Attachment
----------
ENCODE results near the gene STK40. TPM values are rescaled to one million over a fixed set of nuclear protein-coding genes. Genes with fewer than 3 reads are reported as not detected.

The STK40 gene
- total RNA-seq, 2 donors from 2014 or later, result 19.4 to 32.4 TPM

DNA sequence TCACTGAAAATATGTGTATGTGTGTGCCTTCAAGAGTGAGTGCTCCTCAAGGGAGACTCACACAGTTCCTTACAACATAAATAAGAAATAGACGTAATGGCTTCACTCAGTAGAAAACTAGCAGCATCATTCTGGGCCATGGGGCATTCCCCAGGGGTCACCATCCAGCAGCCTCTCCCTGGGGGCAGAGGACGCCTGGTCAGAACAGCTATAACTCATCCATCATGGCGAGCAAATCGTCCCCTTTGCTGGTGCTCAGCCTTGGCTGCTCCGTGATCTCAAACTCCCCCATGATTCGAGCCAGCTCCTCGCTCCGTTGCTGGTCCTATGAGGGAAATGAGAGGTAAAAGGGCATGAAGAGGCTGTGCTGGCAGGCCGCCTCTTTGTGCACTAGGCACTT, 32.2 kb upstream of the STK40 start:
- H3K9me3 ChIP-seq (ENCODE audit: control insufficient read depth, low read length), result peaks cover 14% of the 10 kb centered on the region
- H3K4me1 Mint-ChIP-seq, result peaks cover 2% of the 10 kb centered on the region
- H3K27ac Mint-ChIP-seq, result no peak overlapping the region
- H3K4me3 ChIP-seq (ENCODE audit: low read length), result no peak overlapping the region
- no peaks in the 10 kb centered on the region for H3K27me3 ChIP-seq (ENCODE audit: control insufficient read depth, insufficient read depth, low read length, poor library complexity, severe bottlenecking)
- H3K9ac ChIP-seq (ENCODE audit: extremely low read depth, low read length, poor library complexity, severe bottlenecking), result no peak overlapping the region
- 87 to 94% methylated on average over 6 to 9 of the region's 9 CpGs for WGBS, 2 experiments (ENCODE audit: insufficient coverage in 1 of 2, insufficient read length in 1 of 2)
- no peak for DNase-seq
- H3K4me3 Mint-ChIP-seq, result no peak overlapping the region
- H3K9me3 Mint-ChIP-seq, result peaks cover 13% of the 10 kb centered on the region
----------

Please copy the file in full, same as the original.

ENCODE results near the gene STK40. TPM values are rescaled to one million over a fixed set of nuclear protein-coding genes. Genes with fewer than 3 reads are reported as not detected.

The STK40 gene
- total RNA-seq, 2 donors from 2014 or later, result 19.4 to 32.4 TPM

DNA sequence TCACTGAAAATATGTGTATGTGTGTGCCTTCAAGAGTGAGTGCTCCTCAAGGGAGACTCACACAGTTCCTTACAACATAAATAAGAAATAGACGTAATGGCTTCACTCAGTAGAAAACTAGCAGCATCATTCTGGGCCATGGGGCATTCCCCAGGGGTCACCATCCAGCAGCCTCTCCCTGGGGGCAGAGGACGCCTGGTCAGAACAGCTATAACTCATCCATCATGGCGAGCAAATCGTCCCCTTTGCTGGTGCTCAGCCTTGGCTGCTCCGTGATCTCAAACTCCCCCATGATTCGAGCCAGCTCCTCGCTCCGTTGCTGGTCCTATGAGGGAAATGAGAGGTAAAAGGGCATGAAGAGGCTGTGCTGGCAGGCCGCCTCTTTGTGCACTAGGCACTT, 32.2 kb upstream of the STK40 start:
- H3K9me3 ChIP-seq (ENCODE audit: control insufficient read depth, low read length), result peaks cover 14% of the 10 kb centered on the region
- H3K4me1 Mint-ChIP-seq, result peaks cover 2% of the 10 kb centered on the region
- H3K27ac Mint-ChIP-seq, result no peak overlapping the region
- H3K4me3 ChIP-seq (ENCODE audit: low read length), result no peak overlapping the region
- no peaks in the 10 kb centered on the region for H3K27me3 ChIP-seq (ENCODE audit: control insufficient read depth, insufficient read depth, low read length, poor library complexity, severe bottlenecking)
- H3K9ac ChIP-seq (ENCODE audit: extremely low read depth, low read length, poor library complexity, severe bottlenecking), result no peak overlapping the region
- 87 to 94% methylated on average over 6 to 9 of the region's 9 CpGs for WGBS, 2 experiments (ENCODE audit: insufficient coverage in 1 of 2, insufficient read length in 1 of 2)
- no peak for DNase-seq
- H3K4me3 Mint-ChIP-seq, result no peak overlapping the region
- H3K9me3 Mint-ChIP-seq, result peaks cover 13% of the 10 kb centered on the region